2.5 Sensitivity Analysis of Simulated SOA Loadings Using a Variance-Based Statistical Approach

Monday, 23 January 2017: 5:00 PM
401 (Washington State Convention Center )
Manishkumar Shrivastava, PNNL, Richland, WA; and C. Zhao, R. Easter, Y. Qian, A. Zelenyuk, J. Fast, Y. Liu, Q. Zhang, and A. Guenther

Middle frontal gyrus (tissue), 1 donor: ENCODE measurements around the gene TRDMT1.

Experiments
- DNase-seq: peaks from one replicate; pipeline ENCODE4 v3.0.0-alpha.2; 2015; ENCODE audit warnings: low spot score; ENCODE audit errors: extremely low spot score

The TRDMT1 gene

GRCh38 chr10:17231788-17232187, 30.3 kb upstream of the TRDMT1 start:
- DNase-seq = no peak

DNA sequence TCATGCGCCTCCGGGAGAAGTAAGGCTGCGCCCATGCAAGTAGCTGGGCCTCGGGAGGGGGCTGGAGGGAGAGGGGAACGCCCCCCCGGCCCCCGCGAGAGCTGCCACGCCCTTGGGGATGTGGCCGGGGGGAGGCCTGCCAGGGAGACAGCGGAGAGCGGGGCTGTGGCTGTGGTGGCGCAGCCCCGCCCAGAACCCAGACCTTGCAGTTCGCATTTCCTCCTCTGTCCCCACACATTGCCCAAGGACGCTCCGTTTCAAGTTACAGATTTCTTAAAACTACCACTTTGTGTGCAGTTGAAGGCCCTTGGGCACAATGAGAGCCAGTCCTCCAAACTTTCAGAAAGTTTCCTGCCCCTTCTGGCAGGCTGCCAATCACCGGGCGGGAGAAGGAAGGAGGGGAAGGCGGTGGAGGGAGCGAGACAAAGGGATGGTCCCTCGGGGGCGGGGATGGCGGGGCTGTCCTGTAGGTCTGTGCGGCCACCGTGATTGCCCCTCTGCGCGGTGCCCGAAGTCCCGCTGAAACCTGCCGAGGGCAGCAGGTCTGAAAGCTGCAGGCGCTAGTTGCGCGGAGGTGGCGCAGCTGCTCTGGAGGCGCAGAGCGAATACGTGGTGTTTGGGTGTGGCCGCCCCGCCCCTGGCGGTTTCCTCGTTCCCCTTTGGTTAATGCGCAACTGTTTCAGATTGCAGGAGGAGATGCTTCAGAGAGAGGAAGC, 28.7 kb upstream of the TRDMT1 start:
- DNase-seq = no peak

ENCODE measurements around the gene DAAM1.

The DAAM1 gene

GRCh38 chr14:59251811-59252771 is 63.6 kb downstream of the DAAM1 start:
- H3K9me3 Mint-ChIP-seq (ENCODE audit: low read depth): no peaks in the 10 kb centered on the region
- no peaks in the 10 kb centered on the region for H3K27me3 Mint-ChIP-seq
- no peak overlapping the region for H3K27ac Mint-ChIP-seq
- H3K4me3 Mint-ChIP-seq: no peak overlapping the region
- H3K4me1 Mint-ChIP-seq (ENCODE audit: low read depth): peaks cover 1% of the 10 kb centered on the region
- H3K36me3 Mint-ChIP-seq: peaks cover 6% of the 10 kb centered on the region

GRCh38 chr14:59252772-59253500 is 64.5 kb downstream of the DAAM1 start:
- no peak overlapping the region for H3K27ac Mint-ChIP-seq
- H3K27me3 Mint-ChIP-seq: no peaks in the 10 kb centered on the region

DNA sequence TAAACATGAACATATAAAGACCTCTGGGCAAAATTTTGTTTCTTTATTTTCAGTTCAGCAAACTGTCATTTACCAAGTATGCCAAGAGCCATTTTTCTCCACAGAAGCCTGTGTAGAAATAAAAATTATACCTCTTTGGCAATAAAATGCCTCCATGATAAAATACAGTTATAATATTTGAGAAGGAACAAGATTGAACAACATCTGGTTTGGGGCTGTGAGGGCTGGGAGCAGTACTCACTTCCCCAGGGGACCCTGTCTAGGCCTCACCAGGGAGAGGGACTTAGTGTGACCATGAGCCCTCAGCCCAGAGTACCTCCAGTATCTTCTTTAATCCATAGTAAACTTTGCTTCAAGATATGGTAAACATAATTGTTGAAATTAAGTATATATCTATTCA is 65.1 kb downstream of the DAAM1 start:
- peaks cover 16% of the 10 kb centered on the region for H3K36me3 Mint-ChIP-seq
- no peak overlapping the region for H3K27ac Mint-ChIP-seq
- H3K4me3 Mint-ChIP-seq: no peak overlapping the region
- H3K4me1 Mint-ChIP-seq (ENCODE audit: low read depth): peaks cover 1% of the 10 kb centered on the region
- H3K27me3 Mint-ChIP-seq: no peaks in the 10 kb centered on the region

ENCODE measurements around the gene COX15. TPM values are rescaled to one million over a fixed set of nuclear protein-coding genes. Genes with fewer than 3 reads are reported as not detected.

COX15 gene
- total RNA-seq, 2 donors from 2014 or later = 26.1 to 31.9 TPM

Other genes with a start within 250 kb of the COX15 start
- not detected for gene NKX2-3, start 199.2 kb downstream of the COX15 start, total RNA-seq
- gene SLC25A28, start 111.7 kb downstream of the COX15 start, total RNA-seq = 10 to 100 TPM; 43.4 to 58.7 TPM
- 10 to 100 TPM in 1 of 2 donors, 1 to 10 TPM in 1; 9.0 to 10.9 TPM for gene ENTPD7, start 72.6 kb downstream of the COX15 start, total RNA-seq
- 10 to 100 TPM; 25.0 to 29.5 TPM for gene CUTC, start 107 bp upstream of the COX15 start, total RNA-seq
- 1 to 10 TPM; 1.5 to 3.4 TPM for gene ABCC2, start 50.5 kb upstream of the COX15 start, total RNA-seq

We investigate the sensitivity of secondary organic aerosol (SOA) loadings simulated by a regional chemical transport model to 7 selected model parameters using a modified volatility basis-set (VBS) approach: 4 involving emissions of anthropogenic and biogenic volatile organic compounds, anthropogenic semi-volatile and intermediate volatility organics (SIVOCs), and NOx; 2 involving dry deposition of SOA precursor gases, and one involving particle-phase transformation of SOA to low volatility. We adopt a quasi-Monte Carlo sampling approach to effectively sample the high-dimensional parameter space, and perform a 250 member ensemble of simulations using a regional model, accounting for some of the latest advances in SOA treatments based on our recent work. We then conduct a variance-based sensitivity analysis using the generalized linear model method to study the responses of simulated SOA loadings to the model parameters. Analysis of SOA variance from all 250 simulations shows that the volatility transformation parameter, which controls whether or not SOA that starts as semi-volatile is rapidly transformed to non-volatile SOA by particle-phase processes such as oligomerization and/or accretion, is the dominant contributor to variance of simulated surface-level daytime SOA (65% domain average contribution). We also split the simulations into 2 subsets of 125 each, depending on whether the volatility transformation is turned on/off. For each subset, the SOA variances are dominated by the parameters involving biogenic VOC and anthropogenic SIVOC emissions.  Furthermore, biogenic VOC emissions have a larger contribution to SOA variance when the SOA transformation to non-volatile is on, while anthropogenic SIVOC emissions have a larger contribution when the transformation is off. NOx contributes less than 4.3% to SOA variance, and this low contribution is mainly attributed to dominance of intermediate to high NOx conditions throughout the simulated domain. However, we note that SOA yields have a more complex non-linear dependence on NOx levels, which needs to be addressed by more integrated model-measurement approaches focused on gaining a better process-level understanding of anthropogenic-biogenic interactions. The two parameters related to dry deposition of SOA precursor gases also have very low contributions to SOA variance. This study highlights the large sensitivity of SOA loadings to the particle-phase processes such as oligomerization that rapidly cause large decrease in the volatility of SOA, which is neglected in most previous models.
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